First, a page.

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PAG 7th International Youth Summer School underway (The Gambia)
an article by Fatoumatta K Saidykhan. Daily Observer, The Gambia (abridged)

The Peace Ambassadors-the Gambia (PAG) on Friday began its 7th annual International Youth Summer School (IYSS) at SEN in Bansang, Central River Region on the theme “In the search of peace for Africa’.

click on photo to enlarge

The international youth summer school on peace is an annual event organized by the Peace Ambassadors – the Gambia. The camp brings together young people in order to empower them with knowledge and skills needed to develop an aptitude for peace building, discuss issues affecting them and map out strategies of resolving them.

The PAG is aimed at promoting the culture of peace, tolerance and international friendship geared towards making the world a better place for human survival.

The event according to officials has been inspired by the success of the International Youth Summer Camp funded by Concern Universal held in 2004. PAG in partnership with interested organizations and individuals, has over the past years developed the event into a citadel of training on all issues affecting human rights, development, peace and security.

Speaking at the opening ceremony, the chairperson of the organizing community Bubacarr Sambou said generally, lack of peace and its effect are not given in depth study and analysis resulting to ignorance and limited collective global action to create a sustainable peaceful environment for humanity.

This he said he is a major issue for peace Ambassadors-the Gambia. “The organization focuses on the development of the human mind, indeed experience has shown that organizations like PAG working in the field of peace can be a lever in lifting societies out of their troubled and violent past and help them secure and sustain a future with peace and development are at the centre,” Sambou stated.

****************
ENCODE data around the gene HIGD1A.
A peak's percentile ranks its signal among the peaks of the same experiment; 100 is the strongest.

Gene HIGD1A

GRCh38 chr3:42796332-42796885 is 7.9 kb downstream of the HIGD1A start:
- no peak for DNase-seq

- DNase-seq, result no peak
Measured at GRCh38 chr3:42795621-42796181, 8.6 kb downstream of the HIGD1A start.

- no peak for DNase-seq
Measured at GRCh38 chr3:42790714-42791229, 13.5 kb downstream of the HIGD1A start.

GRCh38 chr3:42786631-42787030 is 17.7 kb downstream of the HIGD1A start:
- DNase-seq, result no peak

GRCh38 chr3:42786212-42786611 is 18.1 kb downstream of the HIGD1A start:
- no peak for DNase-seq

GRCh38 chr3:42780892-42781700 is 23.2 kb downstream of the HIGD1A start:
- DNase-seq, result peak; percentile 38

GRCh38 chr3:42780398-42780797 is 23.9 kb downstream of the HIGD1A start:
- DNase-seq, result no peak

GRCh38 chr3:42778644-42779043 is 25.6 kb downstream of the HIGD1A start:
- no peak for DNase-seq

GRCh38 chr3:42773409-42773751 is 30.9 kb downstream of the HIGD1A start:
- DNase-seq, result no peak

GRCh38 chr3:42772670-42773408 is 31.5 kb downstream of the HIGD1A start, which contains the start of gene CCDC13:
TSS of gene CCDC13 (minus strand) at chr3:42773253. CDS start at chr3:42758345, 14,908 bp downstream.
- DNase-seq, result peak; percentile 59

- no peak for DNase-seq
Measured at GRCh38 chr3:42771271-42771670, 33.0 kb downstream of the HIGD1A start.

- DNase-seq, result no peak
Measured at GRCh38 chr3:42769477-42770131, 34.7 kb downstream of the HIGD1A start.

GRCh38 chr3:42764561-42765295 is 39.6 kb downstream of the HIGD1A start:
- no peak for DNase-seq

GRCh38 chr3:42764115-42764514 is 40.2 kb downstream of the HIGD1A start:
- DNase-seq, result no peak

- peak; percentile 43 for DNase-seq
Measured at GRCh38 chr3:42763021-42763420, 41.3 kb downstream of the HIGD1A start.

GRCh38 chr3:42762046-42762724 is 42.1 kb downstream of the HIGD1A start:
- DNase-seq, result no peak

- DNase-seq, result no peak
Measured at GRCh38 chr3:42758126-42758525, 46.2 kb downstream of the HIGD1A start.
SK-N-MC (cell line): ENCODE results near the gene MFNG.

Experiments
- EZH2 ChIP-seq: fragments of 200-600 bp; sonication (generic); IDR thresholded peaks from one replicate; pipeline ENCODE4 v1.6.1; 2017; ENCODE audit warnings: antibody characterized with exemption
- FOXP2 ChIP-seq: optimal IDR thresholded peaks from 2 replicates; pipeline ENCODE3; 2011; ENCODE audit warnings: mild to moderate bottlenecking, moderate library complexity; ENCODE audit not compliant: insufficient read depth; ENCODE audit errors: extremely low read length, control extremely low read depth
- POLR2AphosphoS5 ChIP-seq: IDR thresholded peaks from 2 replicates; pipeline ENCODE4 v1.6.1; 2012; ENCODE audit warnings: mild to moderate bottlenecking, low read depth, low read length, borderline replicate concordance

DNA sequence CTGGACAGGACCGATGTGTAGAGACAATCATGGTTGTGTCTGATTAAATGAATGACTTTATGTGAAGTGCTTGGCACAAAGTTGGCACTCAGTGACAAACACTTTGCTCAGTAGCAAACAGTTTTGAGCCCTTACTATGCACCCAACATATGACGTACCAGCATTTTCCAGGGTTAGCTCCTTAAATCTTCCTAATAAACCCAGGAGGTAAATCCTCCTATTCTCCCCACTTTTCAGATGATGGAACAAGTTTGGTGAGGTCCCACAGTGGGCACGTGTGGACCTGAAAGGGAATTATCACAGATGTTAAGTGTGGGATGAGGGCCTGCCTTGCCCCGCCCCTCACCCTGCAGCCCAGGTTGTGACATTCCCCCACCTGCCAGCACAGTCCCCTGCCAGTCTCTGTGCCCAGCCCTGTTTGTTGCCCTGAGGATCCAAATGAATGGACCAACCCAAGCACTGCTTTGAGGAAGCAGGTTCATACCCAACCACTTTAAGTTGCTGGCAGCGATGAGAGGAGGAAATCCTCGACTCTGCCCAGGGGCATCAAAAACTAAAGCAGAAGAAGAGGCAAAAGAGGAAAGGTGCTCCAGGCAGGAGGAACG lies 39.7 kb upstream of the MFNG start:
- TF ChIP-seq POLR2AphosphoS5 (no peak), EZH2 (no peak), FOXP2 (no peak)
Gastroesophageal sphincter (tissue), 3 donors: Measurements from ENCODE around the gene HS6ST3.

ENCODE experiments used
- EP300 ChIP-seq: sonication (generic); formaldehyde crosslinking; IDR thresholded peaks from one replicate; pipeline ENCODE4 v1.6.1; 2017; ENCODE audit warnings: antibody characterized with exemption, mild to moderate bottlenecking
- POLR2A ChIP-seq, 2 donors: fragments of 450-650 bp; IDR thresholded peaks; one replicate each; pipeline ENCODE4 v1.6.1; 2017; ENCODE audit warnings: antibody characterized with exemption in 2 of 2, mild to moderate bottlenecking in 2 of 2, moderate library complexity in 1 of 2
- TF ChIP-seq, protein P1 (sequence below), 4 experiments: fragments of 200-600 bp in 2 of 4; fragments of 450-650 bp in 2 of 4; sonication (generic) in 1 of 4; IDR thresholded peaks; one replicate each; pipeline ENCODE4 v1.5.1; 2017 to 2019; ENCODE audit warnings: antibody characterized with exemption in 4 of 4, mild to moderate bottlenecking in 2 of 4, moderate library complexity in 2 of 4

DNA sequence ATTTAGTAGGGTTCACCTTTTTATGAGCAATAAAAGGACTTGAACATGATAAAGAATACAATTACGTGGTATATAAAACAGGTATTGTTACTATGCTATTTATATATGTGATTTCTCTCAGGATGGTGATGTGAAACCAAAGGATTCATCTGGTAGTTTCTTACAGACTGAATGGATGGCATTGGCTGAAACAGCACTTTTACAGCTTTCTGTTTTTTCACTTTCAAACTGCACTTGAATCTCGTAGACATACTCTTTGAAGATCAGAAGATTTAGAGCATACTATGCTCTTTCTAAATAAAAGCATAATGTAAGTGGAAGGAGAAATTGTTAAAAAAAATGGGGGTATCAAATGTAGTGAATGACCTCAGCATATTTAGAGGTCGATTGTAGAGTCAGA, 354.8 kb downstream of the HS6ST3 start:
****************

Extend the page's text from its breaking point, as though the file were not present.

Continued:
The chairperson of the organizing community added that the international camp also referred to as international youth summer school was designed for youths to acquire knowledge and skills needed to develop an aptitude for peace building, to discuss issues affecting them and map out strategies of resolving them.

Sambou went on to explain that they would have eight days academic lectures, presentations and discussions on ten (10) proposed thematic areas divided into two phases. He said the first phase would cover the following; human rights, peace and conflict management and governance and accountability amongst others.

The second phase, he added, would be a three-day conference focusing on all the thematic areas dealt with during the summer school and will be held in Cassamance (Senegal) in a village call Sinjang . . .

Fabakary Kalleh, the executive secretary of PAG, said the organisation is committed to sustaining itself as a vibrant institution of hope and to spur serious dedication in peace work in and beyond the country in order to achieve its mission statement, aims and objectives. . . .


Question(s) related to this article:

How do we promote a human rights, peace based education?,

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Latest reader comment:

Question: what is the relation between peace and education?

We teach the science of war on an even and equal basis with the 3Rs and we maintain it with more resources than any other school. Further, we have done this consistently for a couple of thousand years, long before education was institutionalized for all children. And we have never questioned the wisdom of teaching millions of civilians how to kill while never giving the same credence, or any for that matter, to the science of peace, the study of anti-war, of reconciliation. With this inured mindset leaders choose to fund boot camps and officer training colleges and by omission deprive youth of the better choice.

If we can teach war and violence with such commitment to suit the purposes of generals and the arms trade, where are the rest of us who have a greater need for peace and conciliation than anyone anywhere has for the killing fields? Why have civilians not demanded peace education long ago and why don't we have it now?

This report was posted on August 28, 2013.